At the baseball owners' meeting in Scottsdale, Ariz., last week, National League senior vice president Phyllis Collins handed a piece of paper to Leonard S. Coleman and asked him for some samples of his signature, which will appear this season on the league's baseballs. With that, Coleman's career as National League president officially began in the manner in which he has spent most of his 45 years: leaving his imprint many times over.
From New Jersey to Nairobi, Coleman has compiled such a diverse and impressive resume that the league's search committee elected him to succeed Bill White as president. "I knew whatever he did in life, he would make a difference," says Arnie Holtberg, headmaster of a private school, who played baseball with Coleman at Princeton. "He made a difference at Princeton for sure."
Coleman entered Princeton in 1967 after excelling in football and baseball at Montclair ( N.J.) High. He was especially passionate about baseball, having grown up in a two-family house in which his mother rooted for the Brooklyn Dodgers, his father for the New York Giants and an uncle for the Yankees. But Coleman was most proficient in football, as evidenced by the all-state ring he still wears today. "I was part of an all-state backfield with Joe Theismann, Franco Harris and Jack Tatum," he says. "I'm the only one without a Super Bowl ring."
As a sophomore at Princeton, Coleman and four other blacks signed a letter accusing the football program of institutional racism, charging that the athletic department operated without regard to the university's policy of equal opportunity. "Leonard was very eloquent about that," says Holtberg. "He spoke out strongly and intelligently but never in a strident manner. The conscience of the university was raised by their stepping forward."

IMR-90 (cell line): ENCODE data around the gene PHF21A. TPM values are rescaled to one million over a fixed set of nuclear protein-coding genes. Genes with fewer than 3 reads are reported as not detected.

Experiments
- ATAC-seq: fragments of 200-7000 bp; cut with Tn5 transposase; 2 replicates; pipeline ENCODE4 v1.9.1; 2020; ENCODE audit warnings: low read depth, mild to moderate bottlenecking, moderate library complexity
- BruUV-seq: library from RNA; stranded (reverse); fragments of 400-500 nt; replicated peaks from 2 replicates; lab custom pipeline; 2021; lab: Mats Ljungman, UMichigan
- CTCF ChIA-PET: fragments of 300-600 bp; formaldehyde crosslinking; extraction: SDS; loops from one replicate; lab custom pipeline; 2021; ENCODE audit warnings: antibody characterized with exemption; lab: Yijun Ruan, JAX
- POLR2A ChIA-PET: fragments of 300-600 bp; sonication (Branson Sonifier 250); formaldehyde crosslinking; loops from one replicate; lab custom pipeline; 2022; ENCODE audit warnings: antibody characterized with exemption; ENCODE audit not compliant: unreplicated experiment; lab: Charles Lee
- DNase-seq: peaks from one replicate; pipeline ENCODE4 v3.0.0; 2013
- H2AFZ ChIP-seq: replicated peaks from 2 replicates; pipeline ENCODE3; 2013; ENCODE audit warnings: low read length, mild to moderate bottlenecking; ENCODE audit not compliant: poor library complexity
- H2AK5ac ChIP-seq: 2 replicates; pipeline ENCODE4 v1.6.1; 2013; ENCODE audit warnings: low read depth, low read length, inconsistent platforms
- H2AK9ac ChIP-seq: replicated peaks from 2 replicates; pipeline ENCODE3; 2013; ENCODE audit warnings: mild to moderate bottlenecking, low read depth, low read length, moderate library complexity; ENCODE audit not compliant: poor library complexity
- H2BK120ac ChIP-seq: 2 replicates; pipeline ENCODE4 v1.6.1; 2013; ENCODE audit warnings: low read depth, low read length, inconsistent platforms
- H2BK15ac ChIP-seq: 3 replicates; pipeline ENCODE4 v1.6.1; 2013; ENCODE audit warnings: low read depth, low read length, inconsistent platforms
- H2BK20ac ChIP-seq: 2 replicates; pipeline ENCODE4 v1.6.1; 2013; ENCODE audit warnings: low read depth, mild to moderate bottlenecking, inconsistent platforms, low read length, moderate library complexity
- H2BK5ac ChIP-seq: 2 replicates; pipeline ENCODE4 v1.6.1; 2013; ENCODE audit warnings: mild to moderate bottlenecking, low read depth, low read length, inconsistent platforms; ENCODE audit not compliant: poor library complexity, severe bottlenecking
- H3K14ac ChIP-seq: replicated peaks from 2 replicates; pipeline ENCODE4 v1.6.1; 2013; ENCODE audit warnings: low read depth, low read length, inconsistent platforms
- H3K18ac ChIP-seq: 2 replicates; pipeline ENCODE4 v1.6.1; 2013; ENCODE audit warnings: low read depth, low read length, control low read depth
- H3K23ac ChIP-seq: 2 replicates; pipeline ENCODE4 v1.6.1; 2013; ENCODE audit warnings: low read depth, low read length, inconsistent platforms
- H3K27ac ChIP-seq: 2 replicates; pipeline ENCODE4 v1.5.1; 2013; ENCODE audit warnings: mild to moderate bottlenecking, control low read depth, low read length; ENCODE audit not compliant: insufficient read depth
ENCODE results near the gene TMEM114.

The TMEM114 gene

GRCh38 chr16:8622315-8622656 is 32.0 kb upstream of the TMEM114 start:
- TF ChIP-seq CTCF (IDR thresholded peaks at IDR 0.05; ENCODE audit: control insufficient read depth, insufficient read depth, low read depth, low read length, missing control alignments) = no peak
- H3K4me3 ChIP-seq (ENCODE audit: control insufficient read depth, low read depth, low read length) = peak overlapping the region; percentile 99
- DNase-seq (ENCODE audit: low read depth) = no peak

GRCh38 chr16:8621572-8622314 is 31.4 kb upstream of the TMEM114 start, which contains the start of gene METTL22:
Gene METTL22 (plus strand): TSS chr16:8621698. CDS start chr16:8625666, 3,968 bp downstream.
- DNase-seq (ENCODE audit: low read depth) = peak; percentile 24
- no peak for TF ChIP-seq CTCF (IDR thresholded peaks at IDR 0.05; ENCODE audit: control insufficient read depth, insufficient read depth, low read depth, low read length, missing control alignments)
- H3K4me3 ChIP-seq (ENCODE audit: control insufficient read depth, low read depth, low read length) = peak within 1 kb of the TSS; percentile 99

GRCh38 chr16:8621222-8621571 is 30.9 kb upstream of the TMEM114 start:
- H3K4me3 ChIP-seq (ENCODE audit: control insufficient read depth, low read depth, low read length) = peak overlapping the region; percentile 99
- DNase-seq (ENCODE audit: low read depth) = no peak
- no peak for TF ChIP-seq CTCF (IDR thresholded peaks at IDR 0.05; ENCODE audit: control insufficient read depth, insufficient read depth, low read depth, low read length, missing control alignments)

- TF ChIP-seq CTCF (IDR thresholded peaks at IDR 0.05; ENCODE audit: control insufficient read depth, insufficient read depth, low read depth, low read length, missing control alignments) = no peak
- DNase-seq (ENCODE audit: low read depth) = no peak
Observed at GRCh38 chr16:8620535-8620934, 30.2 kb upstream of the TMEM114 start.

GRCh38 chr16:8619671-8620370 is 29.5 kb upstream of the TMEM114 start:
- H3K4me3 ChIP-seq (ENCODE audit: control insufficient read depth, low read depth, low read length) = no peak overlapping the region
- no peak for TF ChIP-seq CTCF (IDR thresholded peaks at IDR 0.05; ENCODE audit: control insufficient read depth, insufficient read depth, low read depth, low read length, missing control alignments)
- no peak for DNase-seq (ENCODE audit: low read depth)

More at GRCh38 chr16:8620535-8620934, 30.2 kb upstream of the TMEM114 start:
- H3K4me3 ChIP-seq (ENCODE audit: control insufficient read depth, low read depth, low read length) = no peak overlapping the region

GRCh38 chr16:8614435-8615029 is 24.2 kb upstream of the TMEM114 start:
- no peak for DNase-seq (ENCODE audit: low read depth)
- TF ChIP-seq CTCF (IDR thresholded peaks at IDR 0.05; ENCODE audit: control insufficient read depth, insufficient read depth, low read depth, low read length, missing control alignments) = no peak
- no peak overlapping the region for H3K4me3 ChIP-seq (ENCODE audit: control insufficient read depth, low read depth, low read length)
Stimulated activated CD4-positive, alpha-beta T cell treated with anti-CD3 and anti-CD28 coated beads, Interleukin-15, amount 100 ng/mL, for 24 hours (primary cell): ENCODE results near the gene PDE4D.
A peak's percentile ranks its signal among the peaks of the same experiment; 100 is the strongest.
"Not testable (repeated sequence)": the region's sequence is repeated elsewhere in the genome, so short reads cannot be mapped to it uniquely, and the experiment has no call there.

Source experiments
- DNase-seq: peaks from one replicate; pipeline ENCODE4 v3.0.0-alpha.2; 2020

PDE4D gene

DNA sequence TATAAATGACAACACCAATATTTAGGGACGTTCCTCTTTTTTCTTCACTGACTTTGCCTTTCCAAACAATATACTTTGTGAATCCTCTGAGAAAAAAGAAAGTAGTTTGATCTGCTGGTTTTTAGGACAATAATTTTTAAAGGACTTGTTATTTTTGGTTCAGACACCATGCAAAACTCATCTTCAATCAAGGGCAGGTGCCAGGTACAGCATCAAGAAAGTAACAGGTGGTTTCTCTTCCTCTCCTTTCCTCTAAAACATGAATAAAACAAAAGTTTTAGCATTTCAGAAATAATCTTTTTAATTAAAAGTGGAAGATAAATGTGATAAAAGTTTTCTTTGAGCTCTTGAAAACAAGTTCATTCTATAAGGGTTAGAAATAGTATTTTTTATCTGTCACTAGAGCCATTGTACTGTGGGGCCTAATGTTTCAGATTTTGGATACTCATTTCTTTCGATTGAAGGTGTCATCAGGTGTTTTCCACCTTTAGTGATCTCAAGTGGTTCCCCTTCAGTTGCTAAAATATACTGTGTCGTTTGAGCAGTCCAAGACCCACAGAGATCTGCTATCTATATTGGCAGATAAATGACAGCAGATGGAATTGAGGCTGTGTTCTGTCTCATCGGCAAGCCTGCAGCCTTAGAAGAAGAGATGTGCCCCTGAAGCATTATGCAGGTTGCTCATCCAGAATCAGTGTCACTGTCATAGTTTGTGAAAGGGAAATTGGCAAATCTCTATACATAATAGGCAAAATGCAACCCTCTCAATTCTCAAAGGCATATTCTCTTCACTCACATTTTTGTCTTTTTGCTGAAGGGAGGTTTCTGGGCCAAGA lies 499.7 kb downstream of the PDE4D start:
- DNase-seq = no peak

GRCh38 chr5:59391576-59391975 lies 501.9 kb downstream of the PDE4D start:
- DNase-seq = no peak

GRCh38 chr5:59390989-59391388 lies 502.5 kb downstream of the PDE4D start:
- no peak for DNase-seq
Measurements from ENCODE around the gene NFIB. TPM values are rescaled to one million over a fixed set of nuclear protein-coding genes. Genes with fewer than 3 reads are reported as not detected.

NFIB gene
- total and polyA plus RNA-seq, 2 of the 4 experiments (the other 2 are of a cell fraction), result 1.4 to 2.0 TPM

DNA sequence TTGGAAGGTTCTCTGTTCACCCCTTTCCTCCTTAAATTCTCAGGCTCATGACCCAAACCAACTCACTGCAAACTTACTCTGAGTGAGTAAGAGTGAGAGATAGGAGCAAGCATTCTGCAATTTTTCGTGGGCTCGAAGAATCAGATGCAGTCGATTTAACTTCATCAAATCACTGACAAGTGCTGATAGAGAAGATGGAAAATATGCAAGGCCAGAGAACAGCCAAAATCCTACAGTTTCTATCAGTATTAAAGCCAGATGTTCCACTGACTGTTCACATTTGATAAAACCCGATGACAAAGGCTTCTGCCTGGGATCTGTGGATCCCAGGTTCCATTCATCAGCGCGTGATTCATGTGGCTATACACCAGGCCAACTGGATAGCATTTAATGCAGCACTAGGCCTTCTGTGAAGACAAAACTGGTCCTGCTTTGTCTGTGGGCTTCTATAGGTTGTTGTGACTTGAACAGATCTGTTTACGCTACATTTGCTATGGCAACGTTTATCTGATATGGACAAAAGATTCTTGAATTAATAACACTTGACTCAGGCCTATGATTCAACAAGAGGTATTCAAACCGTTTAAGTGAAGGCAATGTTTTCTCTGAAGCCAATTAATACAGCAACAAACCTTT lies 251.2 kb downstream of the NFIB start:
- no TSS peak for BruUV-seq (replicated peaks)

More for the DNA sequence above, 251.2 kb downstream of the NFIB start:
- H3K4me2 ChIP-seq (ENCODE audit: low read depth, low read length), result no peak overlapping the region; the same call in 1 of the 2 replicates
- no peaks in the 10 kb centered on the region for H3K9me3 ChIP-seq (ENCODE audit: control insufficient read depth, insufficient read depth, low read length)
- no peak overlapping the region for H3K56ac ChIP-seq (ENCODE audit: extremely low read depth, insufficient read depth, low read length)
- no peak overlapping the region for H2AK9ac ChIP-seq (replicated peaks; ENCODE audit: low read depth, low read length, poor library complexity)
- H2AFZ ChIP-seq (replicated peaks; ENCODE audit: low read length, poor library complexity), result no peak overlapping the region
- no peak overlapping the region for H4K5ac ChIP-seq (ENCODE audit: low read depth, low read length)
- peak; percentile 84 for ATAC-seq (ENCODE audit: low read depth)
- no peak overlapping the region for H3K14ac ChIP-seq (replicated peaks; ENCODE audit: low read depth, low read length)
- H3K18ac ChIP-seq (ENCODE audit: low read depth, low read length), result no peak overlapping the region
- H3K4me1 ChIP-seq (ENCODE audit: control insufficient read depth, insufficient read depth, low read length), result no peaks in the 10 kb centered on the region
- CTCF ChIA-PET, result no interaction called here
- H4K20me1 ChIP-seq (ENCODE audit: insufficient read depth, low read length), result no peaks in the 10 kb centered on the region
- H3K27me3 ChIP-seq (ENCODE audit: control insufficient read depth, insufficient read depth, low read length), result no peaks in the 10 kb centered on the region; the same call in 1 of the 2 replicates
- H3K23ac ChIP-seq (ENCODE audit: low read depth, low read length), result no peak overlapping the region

Coleman's impact on the diamond at Princeton was considerably less noticeable. As an outfielder he batted .179 in 39 at bats during two seasons for the Tigers. After graduate school at Harvard—he earned two master's degrees—Coleman spent four years doing missionary work in Africa, where he began a friendship with Archbishop Desmond Tutu (Coleman would later chair Tutu's scholarship fund). "A great life experience," he says of his African sojourn. "No baseball though."
When Coleman returned to New Jersey, where he still lives with his wife, Gabriella, and their two children, he returned to baseball as well. In 1984, at 35, while serving as the state's commissioner of energy, he dropped "several hundred dollars' worth" of quarters into pitching machines and worked his way into the Metropolitan Baseball League, which is stocked mostly with college players. "Here I was in the governor's cabinet, saying, 'I have a game tonight. At three I'm gone,' " Coleman says.
In 1988 Coleman left the public sector for investment banking. Three years later he was hired as executive director of market development for Major League Baseball. In that job Coleman helped expand baseball's inner-city youth programs from 12 cities to more than 30.
Coleman replaces White not only as the league president, but also as the highest-ranking black executive in sports. Still it may not be until May that Coleman's mark on baseball becomes evident. That's probably when the supply of balls with White's signatures will be exhausted and the Leonard S. Coleman models will be introduced. "That's exciting," he says. "But just getting a job in baseball is a dream come true."